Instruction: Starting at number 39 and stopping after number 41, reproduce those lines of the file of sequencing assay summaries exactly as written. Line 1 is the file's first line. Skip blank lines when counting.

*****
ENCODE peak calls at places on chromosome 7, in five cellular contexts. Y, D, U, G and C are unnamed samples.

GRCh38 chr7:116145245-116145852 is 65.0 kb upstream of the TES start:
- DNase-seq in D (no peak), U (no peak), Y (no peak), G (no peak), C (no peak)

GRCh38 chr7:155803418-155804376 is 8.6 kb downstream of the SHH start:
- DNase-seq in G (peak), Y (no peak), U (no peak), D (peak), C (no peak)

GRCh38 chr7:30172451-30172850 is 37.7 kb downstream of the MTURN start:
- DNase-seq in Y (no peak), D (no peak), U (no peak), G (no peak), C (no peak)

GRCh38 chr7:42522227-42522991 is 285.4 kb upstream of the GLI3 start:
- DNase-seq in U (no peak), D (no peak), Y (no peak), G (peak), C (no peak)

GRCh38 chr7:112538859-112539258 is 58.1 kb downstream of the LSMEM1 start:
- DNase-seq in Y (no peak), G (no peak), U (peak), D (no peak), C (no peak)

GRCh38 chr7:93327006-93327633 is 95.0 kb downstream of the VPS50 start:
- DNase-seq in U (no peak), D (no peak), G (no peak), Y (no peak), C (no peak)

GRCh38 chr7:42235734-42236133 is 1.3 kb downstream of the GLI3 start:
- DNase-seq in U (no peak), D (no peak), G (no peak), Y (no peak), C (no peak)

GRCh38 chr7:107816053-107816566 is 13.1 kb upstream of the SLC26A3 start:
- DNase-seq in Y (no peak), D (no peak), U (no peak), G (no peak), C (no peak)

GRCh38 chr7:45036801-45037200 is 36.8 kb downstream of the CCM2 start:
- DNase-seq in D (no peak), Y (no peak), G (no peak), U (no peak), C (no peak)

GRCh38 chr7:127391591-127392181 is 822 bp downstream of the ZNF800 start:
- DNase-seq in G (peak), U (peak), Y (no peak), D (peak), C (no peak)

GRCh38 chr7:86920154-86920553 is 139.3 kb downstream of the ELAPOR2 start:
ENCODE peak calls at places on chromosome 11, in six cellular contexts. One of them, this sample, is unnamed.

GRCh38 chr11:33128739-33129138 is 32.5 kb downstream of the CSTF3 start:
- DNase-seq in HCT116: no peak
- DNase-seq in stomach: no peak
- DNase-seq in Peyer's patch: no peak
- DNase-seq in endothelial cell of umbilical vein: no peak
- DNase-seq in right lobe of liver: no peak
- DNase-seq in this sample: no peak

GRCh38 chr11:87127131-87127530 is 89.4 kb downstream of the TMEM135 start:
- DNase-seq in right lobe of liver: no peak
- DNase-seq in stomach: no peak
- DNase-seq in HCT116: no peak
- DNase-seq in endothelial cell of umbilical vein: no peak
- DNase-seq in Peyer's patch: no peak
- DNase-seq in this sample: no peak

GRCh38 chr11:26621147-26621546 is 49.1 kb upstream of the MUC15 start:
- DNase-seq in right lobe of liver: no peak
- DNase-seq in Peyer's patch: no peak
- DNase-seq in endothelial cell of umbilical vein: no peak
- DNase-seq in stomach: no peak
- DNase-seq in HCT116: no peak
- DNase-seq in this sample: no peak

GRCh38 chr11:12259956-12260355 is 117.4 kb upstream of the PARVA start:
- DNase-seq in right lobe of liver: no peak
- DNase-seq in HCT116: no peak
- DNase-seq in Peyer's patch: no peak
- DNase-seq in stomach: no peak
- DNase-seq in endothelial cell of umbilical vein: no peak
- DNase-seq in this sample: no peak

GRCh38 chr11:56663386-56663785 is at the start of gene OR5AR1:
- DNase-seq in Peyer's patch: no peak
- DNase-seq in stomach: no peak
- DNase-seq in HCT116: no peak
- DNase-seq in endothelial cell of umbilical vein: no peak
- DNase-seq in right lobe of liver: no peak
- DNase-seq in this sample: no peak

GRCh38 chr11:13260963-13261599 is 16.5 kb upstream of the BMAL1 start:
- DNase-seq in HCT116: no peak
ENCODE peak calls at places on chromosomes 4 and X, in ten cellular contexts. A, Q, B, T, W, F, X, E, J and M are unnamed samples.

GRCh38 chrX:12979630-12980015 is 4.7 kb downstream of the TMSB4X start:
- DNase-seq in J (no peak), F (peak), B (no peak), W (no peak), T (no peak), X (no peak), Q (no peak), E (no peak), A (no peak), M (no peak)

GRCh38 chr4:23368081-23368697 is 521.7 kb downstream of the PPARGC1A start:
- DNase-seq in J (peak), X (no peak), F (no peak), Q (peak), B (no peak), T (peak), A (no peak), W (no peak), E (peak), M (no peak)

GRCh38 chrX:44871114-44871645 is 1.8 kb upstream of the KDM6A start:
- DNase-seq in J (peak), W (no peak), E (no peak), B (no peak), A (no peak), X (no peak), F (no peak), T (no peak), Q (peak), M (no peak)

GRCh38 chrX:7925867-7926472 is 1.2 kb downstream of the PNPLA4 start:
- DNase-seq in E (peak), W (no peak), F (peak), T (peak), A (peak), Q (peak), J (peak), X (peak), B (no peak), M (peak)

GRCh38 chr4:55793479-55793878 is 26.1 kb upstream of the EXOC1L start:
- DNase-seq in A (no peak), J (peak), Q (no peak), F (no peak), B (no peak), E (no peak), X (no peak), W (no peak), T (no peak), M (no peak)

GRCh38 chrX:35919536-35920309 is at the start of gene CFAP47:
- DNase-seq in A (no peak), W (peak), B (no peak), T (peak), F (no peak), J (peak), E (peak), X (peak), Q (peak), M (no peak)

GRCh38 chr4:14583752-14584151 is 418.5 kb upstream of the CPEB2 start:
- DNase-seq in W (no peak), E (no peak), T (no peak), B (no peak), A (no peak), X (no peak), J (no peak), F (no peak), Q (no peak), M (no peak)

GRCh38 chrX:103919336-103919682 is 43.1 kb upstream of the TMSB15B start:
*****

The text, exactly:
- DNase-seq in right lobe of liver: no peak
- DNase-seq in Peyer's patch: no peak
- DNase-seq in endothelial cell of umbilical vein: no peak